The Bulletin

Virginia Democrats vote to block controversial Youngkin cabinet pick

By: - February 1, 2022 4:18 pm

Then-EPA Administrator Andrew Wheeler testifies at a hearing titled Oversight of the Environmental Protection Agency in the Dirksen Senate Office Building on May 20, 2020 in Washington, DC. EPA Administrator Andrew Wheeler will face questions as his agency faces legal challenges and criticism for easing enforcement during the COVID-19 pandemic and rolling back vehicle emissions rules. (Photo by Kevin Dietsch/Pool via Getty Images)

Democrats on a Virginia Senate committee voted Tuesday to strip former Trump EPA chief Andrew Wheeler from a list of approved hires for Gov. Glenn Youngkin’s cabinet, following through on promises to oppose a onetime coal lobbyist tapped to become Virginia’s top environmental official.

In a 9-6 vote, the Senate Privileges and Elections Committee removed Wheeler’s name from a resolution confirming Youngkin’s appointments before voting to send it on to the Senate floor. But that vote won’t be the final step in the rare confirmation battle.

Republicans can try to add Wheeler back later in the process, but it remains unclear if he will have the necessary Democratic support to win confirmation as Youngkin’s secretary of natural and historic resources. Democrats hold a 21-19 majority in the Senate, with Lt. Gov. Winsome Earle-Sears, a Republican, in position to break any ties from Democratic defections.

Even if Wheeler isn’t confirmed, the Youngkin administration could move him into a different role that doesn’t require General Assembly approval.

At Tuesday’s meeting, Sen. Creigh Deeds, D-Bath, said the legislature had heard testimony suggesting Wheeler had “worked against the environmental interests of this country” while at the EPA.

“We think that members of the governor’s cabinet ought to be people who unite us as Virginians,” Deeds said. “And certainly the secretary of natural and historic resources ought to be one we have confidence in in terms of working for the preservation and conservation of our natural and historic resources. On this side of the aisle, we just don’t have that level of confidence with this nominee.”

Senators question Wheeler on carbon reduction programs, Chesapeake Bay 

Republicans on the committee voiced mild objections but didn’t put up much of a fight in the roughly five minutes the committee spent on the topic.

“We can sit and go tit for tat but we already know what the outcome is,” said Sen. Bryce Reeves, R-Spotsylvania.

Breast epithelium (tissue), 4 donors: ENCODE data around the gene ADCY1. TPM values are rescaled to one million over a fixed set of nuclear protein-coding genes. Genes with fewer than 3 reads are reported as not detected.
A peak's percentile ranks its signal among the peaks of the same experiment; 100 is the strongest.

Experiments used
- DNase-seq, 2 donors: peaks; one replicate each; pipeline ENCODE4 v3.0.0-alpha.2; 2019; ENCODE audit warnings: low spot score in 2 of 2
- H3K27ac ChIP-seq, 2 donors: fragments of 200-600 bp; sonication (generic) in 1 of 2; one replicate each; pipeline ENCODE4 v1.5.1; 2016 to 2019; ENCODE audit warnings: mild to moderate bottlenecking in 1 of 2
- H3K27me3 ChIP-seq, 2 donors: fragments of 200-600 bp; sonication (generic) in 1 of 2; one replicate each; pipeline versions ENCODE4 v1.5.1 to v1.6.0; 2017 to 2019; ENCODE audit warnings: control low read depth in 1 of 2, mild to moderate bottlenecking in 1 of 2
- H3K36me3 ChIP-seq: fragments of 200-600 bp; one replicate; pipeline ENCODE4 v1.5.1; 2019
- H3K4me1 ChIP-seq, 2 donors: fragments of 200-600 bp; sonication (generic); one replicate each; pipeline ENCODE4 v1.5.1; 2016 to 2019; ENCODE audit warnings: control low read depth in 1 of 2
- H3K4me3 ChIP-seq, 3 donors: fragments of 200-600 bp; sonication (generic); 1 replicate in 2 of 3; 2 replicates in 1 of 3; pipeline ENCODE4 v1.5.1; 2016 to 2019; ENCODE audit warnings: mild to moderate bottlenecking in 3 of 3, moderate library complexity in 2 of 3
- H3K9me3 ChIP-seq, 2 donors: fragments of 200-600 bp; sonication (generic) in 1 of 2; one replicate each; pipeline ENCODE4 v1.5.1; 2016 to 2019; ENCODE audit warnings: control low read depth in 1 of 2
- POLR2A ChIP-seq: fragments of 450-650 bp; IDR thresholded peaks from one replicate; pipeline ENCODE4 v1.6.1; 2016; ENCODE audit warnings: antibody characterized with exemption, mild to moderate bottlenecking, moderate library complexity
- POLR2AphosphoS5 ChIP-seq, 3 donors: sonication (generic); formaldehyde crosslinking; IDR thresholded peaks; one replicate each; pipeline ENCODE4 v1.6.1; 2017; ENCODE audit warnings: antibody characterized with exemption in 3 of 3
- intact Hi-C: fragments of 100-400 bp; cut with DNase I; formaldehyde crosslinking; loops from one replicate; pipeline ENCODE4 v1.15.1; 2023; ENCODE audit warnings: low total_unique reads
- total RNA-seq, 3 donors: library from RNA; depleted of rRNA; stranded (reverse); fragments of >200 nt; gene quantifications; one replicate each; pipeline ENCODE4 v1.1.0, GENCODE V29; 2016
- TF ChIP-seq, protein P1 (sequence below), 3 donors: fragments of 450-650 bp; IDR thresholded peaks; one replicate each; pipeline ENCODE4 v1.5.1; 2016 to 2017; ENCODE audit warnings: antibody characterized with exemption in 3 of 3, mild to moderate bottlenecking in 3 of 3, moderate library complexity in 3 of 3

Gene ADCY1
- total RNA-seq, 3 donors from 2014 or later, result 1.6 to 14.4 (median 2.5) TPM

In a statement after the vote, Youngkin spokesperson Macaulay Porter called Wheeler a “highly qualified individual” well-versed in the “critically important” issues he’d be asked to take on.

“The governor is disappointed that the committee put partisan politics over the selection of an experienced public servant who would prioritize clenaing up the Chesapeake Bay and James River,” Porter said.

Youngkin’s selection of Wheeler has drawn strong opposition from Democrats and environmentalists, who have argued his record of unwinding federal efforts to address climate change makes him unfit for an environmental post in Virginia. Wheeler has defended himself before legislative committees, telling state lawmakers his record was unfairly distorted by the press.

Dominion Energy offices in Richmond, Va. (Parker Michels-Boyce/ For the Virginia Mercury)

Before the vote on Wheeler, some of the same Democrats on the committee blocked bipartisan campaign finance bills seeking to rein in the political influence of Dominion Energy and other state-regulated utilities. For years, that proposal has been a priority for environmentalists and good-government groups but has failed to clear key committee hurdles. On Tuesday, it failed 11-4, with five Democrats joining six Republicans to defeat it.

Similar legislation remains alive in the House of Delegates, where a years long push by progressives to cleanse utility influence from the General Assembly and Republican anger over Dominion’s bankrolling of a PAC that did anti-Youngkin advertising in rural Virginia united in an attempt to push a bill through this year.

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Graham Moomaw
Graham Moomaw

A veteran Virginia politics reporter, Graham grew up in Hillsville and Lynchburg, graduating from James Madison University and earning a master's degree in journalism from the University of Maryland. Before joining the Mercury in 2019, he spent six years at the Richmond Times-Dispatch, most of that time covering the governor's office, the General Assembly and state politics. He also covered city hall and politics at The Daily Progress in Charlottesville.